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25 Paise Coins Will Cease To Be Legal Tender From Thursday

Mumbai, June 29 :  The 25 paise coin, which has been fading out of the pocket change in the recent years because of low acceptability, will finally become history from tomorrow.  The coin, along with

PTI [ Updated: June 29, 2011 20:43 IST ]
25 paise coins will cease to be legal tender from thursday
25 paise coins will cease to be legal tender from thursday

Mumbai, June 29 :  The 25 paise coin, which has been fading out of the pocket change in the recent years because of low acceptability, will finally become history from tomorrow.  The coin, along with those with lower denominations, will be demonetised or cease to be legal tender.  Today was the last day to exchange such coins with banks or the Reserve Bank of India.


“Coins of denomination of 25 paise and below will cease to be legal tender from June 30, 2011. These will not be accepted for exchange at bank branches from July 1, 2011 onwards,” the RBI has said recently.

In December 2010, the Government had decided to withdraw the coins of denomination of 25 paise and below from circulation from June 30.

Even before price inflation killed the 25 paise coin, RBI had been receiving complaints regarding non-acceptance of the coin by shops, business establishments, utility services and even public sector organisations and government departments.  The central bank, then, had to issue notice that the coin was in circulation and continue to be legal tender.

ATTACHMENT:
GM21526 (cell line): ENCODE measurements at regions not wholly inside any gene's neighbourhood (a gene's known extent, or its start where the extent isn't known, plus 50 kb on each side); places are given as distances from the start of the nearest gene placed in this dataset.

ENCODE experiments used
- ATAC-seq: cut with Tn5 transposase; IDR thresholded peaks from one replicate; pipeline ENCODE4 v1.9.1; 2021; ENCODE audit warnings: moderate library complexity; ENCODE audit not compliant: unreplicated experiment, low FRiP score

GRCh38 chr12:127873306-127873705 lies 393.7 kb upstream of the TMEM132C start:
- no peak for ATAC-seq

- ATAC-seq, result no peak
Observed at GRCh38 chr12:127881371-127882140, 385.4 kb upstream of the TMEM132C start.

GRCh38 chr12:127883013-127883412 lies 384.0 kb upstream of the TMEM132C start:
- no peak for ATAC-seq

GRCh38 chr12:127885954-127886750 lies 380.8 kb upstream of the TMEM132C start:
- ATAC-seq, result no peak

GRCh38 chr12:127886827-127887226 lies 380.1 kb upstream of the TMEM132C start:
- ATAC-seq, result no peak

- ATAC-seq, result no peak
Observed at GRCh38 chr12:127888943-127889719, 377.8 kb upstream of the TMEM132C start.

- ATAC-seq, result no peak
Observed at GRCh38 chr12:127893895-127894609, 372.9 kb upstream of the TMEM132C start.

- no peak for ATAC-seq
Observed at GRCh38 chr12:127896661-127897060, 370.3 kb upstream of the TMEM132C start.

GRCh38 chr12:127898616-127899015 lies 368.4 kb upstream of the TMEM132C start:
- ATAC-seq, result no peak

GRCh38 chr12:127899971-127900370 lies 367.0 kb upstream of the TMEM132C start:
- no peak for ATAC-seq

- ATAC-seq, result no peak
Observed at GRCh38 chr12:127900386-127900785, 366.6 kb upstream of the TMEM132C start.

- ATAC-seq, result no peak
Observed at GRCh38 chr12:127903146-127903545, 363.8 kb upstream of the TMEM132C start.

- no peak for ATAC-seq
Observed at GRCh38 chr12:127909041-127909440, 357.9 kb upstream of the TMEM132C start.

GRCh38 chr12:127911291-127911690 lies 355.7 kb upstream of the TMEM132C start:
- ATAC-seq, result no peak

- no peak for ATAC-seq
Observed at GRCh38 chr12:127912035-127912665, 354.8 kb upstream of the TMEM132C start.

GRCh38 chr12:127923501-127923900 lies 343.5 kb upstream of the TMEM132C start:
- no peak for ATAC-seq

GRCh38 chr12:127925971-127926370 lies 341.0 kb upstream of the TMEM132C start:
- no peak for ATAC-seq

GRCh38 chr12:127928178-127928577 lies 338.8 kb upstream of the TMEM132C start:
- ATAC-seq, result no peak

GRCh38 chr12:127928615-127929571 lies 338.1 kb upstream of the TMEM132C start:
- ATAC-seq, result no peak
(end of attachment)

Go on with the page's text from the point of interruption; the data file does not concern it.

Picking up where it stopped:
Coins of 1, 2, 3 and 5 paise denominations have already demonetised.

After independence, during the period of transition (1947-1950), India retained the monetary system and the currency and coinage of the earlier period.  While Pakistan introduced a new series of coins in 1948 and notes in 1949, India brought out its distinctive coins on August 15, 1950.

The Frozen Series 1947-1950 represented the currency arrangements during the transition period up to the establishment of the Indian Republic. The Monetary System remained unchanged at One Rupee consisting of 192 pies.  The Anna Series was introduced on August 15, 1950 and represented the first coinage of Republic India. The King's Portrait was replaced by the Lion Capital of the Ashoka Pillar, according to an RBI document.

In September 1955, the Indian Coinage Act was amended for the country to adopt a metric system for coinage. The rupee remained unchanged in value and nomenclature. It, however, was now divided into 100 ‘Paisa' instead of 16 Annas or 64 Pice.  The 2.5 grams nickel 25 paise coin was born.  The latest 25 paise coin, weighing 2.83 grams, was ferritic stainless steel.

As per the RBI, over a period of time, cost benefit considerations led to the gradual discontinuance of 1, 2 and 3 paise coins in the 1970s.
Stainless steel coinage of 10, 25 and 50 paise, was introduced in 1988 and of one rupee in 1992. PTI

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